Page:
And just to add to my pain, as I was riding along I saw another of the photo signs - saying there was a photo in 20m. Naturally, I started looking for the camera. Riding, and looking, and riding, and looking. Then I saw it! Right next to the track, and it was an automatic one, which managed to catch me crashing into a rock because I was looking at the camera instead of the track. I think they did that on purpose...
All was forgiven a few minutes later when I found myself roaring through the Kowalski Beer Garden, and Last Call. It’s funny just how rejuvenating some nice singletrack can be! Then it was through transition, and another pause before the second 50.
It was here that I started to get worried. I was a bit tired, but if the second half was like the first, I’d be okay. I thought I had enough to make it through. And I made it to the halfway point in about 3:30, which had me on track to come well below my target of 9:00 hours for the day. So, all in all, I was feeling good. Until the rider next to me spoke.
He told me the hard work was yet to come. He’d looked at the course, and the course profile. Something I’d neglected to do. He told me about the climbs to come. Four of them. Long, steep climbs. And I (foolishly) thought - “It’s Kowen. How big can they be?”
So, after a bit more of a rest and a stretch, I headed back out and onto Seismic for the second half of the event. And I don’t think it could’ve been any more different from the first. It was like night and day. It felt as though the team had decided that anyone signing up for the 100km was signing up for a challenge, and challenge us they did!
The next 40km are a bit of a blur to me now. It just felt like 40km of hill repeats. We climbed the WEB track - which is great fun going down, but not so good going up. Then we climbed a huge firetrail climb. And when I say we, I mean I. And when I say climb, I mean walk. I knew there were more hills to come, so took the opportunity to rest my back, and legs, and just walk to the top.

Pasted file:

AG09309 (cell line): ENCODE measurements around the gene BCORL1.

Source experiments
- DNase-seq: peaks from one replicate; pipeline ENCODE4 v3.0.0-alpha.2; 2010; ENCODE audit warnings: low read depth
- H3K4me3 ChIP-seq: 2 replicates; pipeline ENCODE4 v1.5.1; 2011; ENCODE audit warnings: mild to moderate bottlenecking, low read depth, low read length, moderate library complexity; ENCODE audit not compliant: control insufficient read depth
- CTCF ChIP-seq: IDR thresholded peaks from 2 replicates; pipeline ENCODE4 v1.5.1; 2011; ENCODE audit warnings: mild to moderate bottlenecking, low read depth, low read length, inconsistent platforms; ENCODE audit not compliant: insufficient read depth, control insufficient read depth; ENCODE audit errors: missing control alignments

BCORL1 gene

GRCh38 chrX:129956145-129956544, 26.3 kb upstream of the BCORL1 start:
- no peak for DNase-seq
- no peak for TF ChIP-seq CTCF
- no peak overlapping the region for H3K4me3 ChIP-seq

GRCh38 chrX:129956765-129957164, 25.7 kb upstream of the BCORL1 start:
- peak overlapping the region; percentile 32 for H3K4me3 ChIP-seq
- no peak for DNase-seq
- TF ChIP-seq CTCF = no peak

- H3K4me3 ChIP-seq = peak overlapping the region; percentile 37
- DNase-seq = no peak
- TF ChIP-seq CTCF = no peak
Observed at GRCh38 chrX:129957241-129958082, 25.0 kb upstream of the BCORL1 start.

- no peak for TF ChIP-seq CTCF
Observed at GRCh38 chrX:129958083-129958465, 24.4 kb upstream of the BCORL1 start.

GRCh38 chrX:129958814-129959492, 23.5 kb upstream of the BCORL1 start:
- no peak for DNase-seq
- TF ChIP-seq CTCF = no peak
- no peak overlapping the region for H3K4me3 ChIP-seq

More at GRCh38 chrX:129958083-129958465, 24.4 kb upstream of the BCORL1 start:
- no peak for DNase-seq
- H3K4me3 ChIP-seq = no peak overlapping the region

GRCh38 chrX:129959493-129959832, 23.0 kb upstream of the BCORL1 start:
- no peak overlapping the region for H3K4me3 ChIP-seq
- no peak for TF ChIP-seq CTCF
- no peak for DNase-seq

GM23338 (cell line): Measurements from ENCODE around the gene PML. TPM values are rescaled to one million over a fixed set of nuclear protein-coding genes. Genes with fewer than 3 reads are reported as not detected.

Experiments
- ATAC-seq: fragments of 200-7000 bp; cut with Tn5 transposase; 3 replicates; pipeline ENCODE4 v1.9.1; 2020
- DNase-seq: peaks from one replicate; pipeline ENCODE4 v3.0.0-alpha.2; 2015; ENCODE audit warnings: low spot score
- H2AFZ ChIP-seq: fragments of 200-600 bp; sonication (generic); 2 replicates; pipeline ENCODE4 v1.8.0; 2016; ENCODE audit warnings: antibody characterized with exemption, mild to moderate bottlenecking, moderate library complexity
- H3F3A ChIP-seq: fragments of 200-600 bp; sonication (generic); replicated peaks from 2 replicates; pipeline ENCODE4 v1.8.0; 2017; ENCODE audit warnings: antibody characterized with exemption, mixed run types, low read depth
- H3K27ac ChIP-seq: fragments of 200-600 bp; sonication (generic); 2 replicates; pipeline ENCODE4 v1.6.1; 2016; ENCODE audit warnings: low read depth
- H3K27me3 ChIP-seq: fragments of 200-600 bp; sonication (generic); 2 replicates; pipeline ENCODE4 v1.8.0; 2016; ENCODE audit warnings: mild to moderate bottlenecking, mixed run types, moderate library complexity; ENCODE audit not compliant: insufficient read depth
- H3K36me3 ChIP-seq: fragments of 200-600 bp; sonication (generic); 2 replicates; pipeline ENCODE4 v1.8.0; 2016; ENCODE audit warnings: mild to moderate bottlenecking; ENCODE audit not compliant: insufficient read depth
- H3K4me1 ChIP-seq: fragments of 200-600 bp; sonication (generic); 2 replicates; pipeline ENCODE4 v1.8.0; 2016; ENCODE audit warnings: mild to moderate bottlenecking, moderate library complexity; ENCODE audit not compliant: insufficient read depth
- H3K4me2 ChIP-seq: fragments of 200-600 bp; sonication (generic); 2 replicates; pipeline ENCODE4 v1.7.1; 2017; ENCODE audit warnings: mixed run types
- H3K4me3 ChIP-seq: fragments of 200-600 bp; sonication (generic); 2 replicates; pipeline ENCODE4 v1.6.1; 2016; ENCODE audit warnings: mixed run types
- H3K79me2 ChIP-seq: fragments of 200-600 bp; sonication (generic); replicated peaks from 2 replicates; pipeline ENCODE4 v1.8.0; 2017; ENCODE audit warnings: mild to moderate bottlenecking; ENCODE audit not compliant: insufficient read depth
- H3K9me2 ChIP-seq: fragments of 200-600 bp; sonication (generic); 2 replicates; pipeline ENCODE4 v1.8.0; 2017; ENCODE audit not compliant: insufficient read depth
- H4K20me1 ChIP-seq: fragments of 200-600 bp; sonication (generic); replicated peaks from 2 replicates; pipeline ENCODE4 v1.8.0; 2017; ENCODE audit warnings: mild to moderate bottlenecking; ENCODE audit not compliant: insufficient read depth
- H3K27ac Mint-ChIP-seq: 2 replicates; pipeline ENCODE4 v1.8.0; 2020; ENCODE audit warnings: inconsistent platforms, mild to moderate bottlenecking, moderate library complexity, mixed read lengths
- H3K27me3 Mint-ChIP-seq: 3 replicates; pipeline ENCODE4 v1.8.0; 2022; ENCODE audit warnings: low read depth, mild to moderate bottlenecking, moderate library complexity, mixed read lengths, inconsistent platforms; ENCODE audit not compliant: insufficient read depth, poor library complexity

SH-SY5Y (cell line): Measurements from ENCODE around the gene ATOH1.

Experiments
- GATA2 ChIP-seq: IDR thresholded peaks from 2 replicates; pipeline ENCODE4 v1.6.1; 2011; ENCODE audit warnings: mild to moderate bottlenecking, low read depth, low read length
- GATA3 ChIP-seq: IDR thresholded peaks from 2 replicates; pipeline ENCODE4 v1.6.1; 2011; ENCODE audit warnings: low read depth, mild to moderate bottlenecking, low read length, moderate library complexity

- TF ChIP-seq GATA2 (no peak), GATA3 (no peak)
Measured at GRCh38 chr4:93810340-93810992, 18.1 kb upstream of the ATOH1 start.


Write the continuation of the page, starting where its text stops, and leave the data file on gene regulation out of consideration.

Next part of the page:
There was a food station at the top! A lot of riders were stopping to rest here. They had nice, sweet, cool, watermelon. I really should know better, but I just can’t help myself; on a hot day, and a long, dusty ride, who can say no to watermelon! So I downed two pieces and headed out for more hill repeats, with the watermelon sitting like a stone in my gut.
And I was starting to really struggle. Easy tracks started to become very hard. The smallest of rocks stopped me in my tracks. I even took one jump a little fast and came down with the front brake on - fortunately I realised my mistake before any true calamity could befall me. Just as I was wondering how far I was from my car, I came to the last food station.
They told me it was only another 15km. With one bugger of a climb. I could do 15km. Surely. So I had more watermelon and headed out on some single track. Then a fire road. Then a climb. But the climb wasn’t too bad. It was steep-ish, but not as steep as some of the climbs we’d already done, and certainly nowhere near as long. And it petered out at the top on some cool, green grass, with some nice views of Bungendore.
And then it was down Love You Long Time - a long, flowing track, with a few surprises but nothing I couldn’t handle, even in my exhausted state. The smile returned to my face, and I remembered why I was there. All too soon that was over, and I was back plodding along firetrail, and past the last feed station again - 7km to go.
Seven kilometres, which went by in a blur. More reversed tracks, which I stared to recognise as the start of the Mont from a few years prior. I was nearly there! I could see the HQ. Pain forgotten, I managed to put on some more speed and return to an almost empty HQ, which meant there was no queue for pizza!
It was definitely a race of two halves. The first half was fun, friendly and flowing. The second was, at least for me, a bit of a sufferfest. I’d rate the 100km version of the race as one of the hardest races I’ve done, and the 50km version as one of the most enjoyable. So it was kind of like getting two races for the price of one! I finished in around 7:25, which far surpassed my expectations for an event with so much single track. I really was hoping to just come in under nine hours.
Thanks go out to Self-Propelled Enterprises for putting on the event, and the Kowalskis, Paul Cole and Alan Anderson for crafting a network of fantastic tracks out there. Of course, all the volunteers who marshalled on the day, and provided smiles and conversation at the various food stations warrant a very big thank you.
You can find our bodgy photos, and some nicer ones from Aurora Images in our Facebook gallery here.